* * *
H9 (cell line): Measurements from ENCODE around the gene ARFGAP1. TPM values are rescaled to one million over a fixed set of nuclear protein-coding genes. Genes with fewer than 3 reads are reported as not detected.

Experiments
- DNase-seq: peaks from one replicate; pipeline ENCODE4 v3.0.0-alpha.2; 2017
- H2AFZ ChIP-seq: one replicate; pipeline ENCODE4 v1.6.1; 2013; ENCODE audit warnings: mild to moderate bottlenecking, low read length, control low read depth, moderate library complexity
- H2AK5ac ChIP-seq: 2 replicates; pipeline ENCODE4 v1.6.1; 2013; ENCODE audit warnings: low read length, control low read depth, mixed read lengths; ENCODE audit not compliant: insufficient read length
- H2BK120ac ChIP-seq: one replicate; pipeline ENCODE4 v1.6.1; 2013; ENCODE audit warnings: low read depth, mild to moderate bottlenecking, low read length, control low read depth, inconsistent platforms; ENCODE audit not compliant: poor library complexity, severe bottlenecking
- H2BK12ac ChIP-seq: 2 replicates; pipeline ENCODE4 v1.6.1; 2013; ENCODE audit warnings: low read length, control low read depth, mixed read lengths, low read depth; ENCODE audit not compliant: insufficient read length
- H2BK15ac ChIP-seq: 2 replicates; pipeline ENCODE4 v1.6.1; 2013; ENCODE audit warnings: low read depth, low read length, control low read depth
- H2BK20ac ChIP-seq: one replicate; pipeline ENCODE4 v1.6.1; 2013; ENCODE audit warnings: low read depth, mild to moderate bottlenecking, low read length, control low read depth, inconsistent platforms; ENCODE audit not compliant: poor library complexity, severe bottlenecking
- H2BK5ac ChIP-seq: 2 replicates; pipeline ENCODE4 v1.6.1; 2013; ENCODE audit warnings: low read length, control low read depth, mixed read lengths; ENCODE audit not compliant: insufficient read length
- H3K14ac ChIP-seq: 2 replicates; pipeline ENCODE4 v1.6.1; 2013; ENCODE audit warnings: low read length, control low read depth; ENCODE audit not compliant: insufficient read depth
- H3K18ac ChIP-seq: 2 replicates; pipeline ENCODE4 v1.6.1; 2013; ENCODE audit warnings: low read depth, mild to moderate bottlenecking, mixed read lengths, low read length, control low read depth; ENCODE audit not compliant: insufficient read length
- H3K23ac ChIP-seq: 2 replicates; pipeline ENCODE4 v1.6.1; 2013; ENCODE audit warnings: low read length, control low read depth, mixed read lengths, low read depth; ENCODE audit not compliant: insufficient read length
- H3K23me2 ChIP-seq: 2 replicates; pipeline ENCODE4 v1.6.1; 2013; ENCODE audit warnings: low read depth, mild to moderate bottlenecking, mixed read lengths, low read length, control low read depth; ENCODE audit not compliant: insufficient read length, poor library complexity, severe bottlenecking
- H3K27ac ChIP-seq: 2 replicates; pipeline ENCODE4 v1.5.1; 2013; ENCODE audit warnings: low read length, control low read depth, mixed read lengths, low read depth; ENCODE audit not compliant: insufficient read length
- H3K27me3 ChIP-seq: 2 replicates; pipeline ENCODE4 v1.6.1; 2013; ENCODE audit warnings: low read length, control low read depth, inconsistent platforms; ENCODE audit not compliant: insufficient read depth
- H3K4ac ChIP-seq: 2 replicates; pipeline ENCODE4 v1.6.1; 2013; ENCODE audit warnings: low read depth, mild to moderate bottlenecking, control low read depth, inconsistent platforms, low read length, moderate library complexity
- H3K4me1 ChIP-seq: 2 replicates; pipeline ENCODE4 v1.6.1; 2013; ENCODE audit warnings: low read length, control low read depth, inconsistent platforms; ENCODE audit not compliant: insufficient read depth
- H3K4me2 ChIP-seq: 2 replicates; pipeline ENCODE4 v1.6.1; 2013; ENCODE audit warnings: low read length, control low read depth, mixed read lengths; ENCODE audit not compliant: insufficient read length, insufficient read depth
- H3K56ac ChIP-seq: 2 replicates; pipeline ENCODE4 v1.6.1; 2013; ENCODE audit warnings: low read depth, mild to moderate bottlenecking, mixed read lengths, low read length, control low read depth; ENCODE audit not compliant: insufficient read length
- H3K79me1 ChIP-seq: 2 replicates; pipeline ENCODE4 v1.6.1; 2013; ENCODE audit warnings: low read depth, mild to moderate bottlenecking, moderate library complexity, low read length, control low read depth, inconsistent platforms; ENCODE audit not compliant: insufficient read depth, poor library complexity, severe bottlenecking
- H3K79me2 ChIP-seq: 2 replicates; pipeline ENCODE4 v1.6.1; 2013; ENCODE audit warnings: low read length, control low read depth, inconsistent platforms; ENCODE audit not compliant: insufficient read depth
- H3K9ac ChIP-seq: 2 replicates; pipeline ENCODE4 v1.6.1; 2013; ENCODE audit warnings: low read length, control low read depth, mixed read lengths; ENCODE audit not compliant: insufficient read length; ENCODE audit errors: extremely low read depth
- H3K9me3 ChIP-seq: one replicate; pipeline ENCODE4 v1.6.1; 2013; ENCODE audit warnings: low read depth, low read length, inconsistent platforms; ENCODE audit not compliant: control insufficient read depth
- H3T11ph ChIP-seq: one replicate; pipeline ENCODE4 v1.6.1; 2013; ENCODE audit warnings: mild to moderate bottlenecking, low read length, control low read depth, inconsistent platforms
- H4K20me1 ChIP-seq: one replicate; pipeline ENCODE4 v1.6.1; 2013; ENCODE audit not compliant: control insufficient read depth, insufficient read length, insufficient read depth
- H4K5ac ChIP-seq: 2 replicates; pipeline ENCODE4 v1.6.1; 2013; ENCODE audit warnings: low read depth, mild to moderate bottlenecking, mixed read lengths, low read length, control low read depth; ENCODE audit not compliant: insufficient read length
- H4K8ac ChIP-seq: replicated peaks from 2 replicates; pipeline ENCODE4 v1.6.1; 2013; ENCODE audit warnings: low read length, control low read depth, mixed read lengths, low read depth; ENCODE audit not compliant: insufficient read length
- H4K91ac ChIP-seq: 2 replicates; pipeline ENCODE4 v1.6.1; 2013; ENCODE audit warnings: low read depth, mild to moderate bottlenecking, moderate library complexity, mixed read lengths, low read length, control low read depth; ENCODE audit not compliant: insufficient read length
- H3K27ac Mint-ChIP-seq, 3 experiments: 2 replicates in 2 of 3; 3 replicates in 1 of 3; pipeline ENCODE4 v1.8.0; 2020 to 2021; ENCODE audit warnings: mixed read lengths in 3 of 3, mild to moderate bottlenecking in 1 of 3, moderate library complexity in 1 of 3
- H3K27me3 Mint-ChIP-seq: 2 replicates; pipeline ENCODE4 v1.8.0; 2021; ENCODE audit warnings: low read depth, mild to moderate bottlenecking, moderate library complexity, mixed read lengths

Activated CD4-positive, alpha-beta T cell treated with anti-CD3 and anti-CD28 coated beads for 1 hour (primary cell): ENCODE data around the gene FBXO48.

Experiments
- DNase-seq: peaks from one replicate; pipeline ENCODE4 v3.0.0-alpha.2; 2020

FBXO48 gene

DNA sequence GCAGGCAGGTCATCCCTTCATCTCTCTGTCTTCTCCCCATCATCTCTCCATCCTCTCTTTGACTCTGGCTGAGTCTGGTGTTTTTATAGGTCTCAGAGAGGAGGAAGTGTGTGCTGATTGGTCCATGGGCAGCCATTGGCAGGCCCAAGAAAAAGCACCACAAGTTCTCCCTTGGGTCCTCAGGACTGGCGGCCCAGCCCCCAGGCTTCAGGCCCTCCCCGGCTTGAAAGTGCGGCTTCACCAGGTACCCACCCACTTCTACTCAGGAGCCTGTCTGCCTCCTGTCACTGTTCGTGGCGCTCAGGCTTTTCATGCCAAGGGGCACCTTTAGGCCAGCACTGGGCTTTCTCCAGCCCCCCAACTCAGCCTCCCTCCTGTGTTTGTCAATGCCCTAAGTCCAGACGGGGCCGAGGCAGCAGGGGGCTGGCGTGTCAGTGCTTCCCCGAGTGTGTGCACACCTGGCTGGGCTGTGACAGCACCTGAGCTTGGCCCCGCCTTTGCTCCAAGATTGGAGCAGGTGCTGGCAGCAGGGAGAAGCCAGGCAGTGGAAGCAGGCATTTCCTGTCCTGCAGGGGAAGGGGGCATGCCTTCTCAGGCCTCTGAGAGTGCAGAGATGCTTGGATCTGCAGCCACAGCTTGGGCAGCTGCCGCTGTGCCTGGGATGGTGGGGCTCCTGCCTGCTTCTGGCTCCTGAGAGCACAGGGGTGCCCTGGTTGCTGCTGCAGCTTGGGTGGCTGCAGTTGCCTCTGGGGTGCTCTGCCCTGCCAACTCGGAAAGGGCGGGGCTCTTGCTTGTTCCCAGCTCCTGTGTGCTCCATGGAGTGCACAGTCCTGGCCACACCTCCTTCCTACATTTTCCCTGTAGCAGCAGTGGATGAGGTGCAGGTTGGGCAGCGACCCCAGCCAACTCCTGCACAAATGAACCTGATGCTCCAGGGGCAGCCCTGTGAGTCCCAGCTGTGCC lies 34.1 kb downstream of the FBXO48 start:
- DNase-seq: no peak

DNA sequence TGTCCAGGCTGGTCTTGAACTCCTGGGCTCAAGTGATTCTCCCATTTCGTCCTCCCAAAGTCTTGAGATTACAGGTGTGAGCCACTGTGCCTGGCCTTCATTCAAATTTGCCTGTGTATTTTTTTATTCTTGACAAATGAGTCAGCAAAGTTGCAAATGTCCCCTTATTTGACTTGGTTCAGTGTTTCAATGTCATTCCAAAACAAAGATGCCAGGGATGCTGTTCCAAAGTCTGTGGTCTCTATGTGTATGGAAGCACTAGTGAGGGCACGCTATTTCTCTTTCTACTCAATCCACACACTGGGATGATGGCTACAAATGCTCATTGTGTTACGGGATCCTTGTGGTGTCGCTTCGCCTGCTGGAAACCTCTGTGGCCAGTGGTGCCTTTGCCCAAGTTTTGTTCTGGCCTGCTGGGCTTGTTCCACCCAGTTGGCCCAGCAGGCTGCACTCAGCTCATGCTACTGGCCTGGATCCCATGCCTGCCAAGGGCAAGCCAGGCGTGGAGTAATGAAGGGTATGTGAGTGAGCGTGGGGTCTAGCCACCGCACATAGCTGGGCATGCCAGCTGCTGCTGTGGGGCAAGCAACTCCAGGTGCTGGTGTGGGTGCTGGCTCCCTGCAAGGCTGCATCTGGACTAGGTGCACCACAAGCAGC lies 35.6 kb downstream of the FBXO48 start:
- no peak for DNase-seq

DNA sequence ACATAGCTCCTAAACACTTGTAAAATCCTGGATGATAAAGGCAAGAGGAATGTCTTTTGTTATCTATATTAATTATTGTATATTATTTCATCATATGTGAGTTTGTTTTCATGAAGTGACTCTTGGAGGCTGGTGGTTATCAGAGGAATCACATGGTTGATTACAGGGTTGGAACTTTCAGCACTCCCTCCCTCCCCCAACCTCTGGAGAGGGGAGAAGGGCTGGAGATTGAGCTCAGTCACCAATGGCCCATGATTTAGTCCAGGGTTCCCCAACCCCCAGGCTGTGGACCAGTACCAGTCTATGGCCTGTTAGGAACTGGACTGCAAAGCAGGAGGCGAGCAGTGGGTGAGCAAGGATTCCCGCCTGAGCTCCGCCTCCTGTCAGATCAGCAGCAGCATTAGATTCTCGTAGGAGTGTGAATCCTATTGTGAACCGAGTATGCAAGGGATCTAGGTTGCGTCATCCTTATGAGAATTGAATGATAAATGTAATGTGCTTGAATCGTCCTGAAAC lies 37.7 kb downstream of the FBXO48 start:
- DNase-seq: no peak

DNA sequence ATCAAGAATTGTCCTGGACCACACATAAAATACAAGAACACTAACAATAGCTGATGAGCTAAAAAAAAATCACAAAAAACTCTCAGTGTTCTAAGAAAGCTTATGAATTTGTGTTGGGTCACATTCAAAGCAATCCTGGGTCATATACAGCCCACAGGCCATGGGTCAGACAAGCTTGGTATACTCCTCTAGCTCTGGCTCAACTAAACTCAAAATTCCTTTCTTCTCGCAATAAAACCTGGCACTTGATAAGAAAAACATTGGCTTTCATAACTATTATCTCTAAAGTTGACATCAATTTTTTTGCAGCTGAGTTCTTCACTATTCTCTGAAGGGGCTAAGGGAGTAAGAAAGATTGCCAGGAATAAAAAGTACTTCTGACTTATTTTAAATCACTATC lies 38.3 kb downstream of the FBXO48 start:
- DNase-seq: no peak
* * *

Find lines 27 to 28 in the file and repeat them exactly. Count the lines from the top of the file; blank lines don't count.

- H4K5ac ChIP-seq: 2 replicates; pipeline ENCODE4 v1.6.1; 2013; ENCODE audit warnings: low read depth, mild to moderate bottlenecking, mixed read lengths, low read length, control low read depth; ENCODE audit not compliant: insufficient read length
- H4K8ac ChIP-seq: replicated peaks from 2 replicates; pipeline ENCODE4 v1.6.1; 2013; ENCODE audit warnings: low read length, control low read depth, mixed read lengths, low read depth; ENCODE audit not compliant: insufficient read length